I think the challenge for us as an industry is around technology. How can we leverage technology and improve our digital capability so we can have a conversation with people who are having conversations in different ways? And that’s not just about having the digital capability, but matching that up with the right products and advice to support it.

We need to start looking at products that appeal to different segments of the market

Where do you see opportunities for the Australian insurance industry?

We need to start looking at products that appeal to different segments of the market, based on life stages, both in retail and in group. A good example is level premium products that are geared towards a life time decision. The question we need to ask ourselves is whether that is relevant today. Are clients thinking in 20 year blocks? Maybe we need to revisit our thinking around that and align pricing more to life stages.

Another would be to look at how we address some of the broader issues facing society. For example, when you think about issues like mental health or obesity or diabetes, the life insurance industry is in a unique position because we touch and talk to people about their health. While I don’t expect the life insurance industry to solve these issues on its own, we can work with others to form part of the value chain, to make a difference in those areas. The introduction of health and wellness coupled with life insurance creates an overall better value proposition for people to engage with as well.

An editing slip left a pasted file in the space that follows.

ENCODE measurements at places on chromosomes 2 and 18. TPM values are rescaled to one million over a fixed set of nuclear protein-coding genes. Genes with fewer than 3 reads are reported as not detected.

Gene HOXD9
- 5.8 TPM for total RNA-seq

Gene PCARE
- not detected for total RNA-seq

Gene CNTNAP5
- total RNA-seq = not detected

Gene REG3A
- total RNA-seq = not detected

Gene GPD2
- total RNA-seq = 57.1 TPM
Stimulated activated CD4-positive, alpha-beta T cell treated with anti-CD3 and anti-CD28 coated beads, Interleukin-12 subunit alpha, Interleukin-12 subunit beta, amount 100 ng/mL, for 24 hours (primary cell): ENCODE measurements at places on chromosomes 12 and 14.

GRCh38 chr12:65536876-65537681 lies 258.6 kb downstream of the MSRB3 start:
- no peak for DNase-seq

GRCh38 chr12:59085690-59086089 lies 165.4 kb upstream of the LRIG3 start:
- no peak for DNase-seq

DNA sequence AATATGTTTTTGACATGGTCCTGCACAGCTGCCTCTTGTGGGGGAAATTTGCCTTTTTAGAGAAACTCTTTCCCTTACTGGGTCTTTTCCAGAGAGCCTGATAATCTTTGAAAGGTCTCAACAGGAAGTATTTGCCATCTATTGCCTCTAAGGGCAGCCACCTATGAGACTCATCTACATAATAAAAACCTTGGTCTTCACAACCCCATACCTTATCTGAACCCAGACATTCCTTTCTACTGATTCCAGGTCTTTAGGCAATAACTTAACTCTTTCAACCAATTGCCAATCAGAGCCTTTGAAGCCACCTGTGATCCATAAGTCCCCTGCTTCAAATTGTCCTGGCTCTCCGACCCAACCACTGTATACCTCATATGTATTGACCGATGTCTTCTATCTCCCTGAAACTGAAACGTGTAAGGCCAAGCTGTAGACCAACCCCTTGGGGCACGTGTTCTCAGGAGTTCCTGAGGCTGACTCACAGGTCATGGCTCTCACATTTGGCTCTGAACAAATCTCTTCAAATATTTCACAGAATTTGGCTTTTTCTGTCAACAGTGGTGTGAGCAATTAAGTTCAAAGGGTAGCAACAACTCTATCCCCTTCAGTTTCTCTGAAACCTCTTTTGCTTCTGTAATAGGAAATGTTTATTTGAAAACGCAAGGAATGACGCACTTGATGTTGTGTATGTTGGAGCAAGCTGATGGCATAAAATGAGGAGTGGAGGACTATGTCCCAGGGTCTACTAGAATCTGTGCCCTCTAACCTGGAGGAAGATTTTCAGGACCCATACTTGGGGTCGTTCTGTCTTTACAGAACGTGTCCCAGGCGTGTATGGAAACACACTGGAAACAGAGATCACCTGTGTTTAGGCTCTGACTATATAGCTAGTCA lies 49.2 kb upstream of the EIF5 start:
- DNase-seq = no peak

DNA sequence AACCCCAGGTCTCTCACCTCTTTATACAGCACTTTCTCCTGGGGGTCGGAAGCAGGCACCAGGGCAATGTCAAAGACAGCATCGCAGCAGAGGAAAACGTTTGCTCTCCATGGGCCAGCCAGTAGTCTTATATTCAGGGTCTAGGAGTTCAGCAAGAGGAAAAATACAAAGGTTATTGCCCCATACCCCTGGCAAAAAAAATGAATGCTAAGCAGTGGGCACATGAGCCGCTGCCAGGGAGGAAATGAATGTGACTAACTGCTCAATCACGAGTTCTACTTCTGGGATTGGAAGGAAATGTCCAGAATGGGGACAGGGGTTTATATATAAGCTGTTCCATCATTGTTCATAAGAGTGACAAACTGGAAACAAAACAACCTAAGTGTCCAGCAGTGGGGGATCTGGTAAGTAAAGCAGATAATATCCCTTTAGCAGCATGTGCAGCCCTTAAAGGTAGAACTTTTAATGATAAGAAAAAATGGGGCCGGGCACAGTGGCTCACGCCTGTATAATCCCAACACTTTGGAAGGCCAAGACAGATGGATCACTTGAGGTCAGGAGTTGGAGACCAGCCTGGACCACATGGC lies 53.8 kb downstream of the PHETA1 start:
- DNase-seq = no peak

Consumers took part in a range of activities at AIA Australia’s Vitality kiosks

Finally, we need to do more to improve the financial literacy of young Australians.

This was really highlighted for me as part of a program we undertook for AIA Vitality. We recently set up kiosks with some independent financial adviser partners in two metropolitan shopping centres to raise awareness of the program with prospective clients. As part of that project, shoppers were asked if they knew who their super fund was with, their life insurance provider and their health insurance provider. Roughly less than a third knew who their life insurer was, a bit less than half knew who their superannuation provider was, but nearly everyone knew who their health insurer was.

I think financial services businesses can champion the introduction of insurance and super topics into the high school curriculum. We can’t sit back and wait for things to happen – we need to take the lead. Whether it’s by getting involved directly in delivering literacy programs, or partnering with other organisations to get the message out in other ways.

What role does the government have to play in improving life insurance take-up, whether through financial literacy or other means, such as tax dis-incentives?